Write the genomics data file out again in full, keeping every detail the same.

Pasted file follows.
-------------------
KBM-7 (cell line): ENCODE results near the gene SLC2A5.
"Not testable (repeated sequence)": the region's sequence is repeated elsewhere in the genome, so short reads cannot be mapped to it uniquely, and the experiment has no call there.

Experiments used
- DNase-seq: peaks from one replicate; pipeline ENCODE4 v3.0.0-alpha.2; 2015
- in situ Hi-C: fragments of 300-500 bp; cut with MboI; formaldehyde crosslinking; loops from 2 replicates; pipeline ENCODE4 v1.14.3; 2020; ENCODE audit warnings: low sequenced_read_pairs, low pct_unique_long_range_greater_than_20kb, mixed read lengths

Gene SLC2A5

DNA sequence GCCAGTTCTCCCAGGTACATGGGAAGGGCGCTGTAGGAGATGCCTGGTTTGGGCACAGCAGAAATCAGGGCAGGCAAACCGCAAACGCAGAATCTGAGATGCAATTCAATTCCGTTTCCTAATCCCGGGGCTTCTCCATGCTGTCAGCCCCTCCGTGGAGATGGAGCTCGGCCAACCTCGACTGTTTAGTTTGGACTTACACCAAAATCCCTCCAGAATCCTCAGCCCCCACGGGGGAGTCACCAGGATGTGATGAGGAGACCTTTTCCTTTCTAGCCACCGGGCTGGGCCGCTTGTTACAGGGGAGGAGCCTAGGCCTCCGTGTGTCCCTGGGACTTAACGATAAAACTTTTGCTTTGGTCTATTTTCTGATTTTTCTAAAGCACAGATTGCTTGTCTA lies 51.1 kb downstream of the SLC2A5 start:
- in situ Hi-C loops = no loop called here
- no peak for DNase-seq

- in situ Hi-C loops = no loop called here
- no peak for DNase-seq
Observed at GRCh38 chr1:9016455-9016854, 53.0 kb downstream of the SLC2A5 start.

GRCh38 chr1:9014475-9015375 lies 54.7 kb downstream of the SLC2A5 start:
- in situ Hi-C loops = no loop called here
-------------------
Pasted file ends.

KBM-7 (cell line): ENCODE results near the gene SLC2A5.
"Not testable (repeated sequence)": the region's sequence is repeated elsewhere in the genome, so short reads cannot be mapped to it uniquely, and the experiment has no call there.

Experiments used
- DNase-seq: peaks from one replicate; pipeline ENCODE4 v3.0.0-alpha.2; 2015
- in situ Hi-C: fragments of 300-500 bp; cut with MboI; formaldehyde crosslinking; loops from 2 replicates; pipeline ENCODE4 v1.14.3; 2020; ENCODE audit warnings: low sequenced_read_pairs, low pct_unique_long_range_greater_than_20kb, mixed read lengths

Gene SLC2A5

DNA sequence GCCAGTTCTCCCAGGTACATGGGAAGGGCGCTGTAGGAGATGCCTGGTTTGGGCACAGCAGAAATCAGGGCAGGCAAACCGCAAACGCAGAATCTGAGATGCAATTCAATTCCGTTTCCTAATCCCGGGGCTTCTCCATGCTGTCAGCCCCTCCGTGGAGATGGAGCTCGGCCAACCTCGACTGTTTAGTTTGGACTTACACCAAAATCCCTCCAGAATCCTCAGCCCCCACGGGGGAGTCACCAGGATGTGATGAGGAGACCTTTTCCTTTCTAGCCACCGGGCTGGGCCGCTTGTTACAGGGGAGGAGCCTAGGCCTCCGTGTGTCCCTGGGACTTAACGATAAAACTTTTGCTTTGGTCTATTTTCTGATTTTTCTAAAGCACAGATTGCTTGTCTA lies 51.1 kb downstream of the SLC2A5 start:
- in situ Hi-C loops = no loop called here
- no peak for DNase-seq

- in situ Hi-C loops = no loop called here
- no peak for DNase-seq
Observed at GRCh38 chr1:9016455-9016854, 53.0 kb downstream of the SLC2A5 start.

GRCh38 chr1:9014475-9015375 lies 54.7 kb downstream of the SLC2A5 start:
- in situ Hi-C loops = no loop called here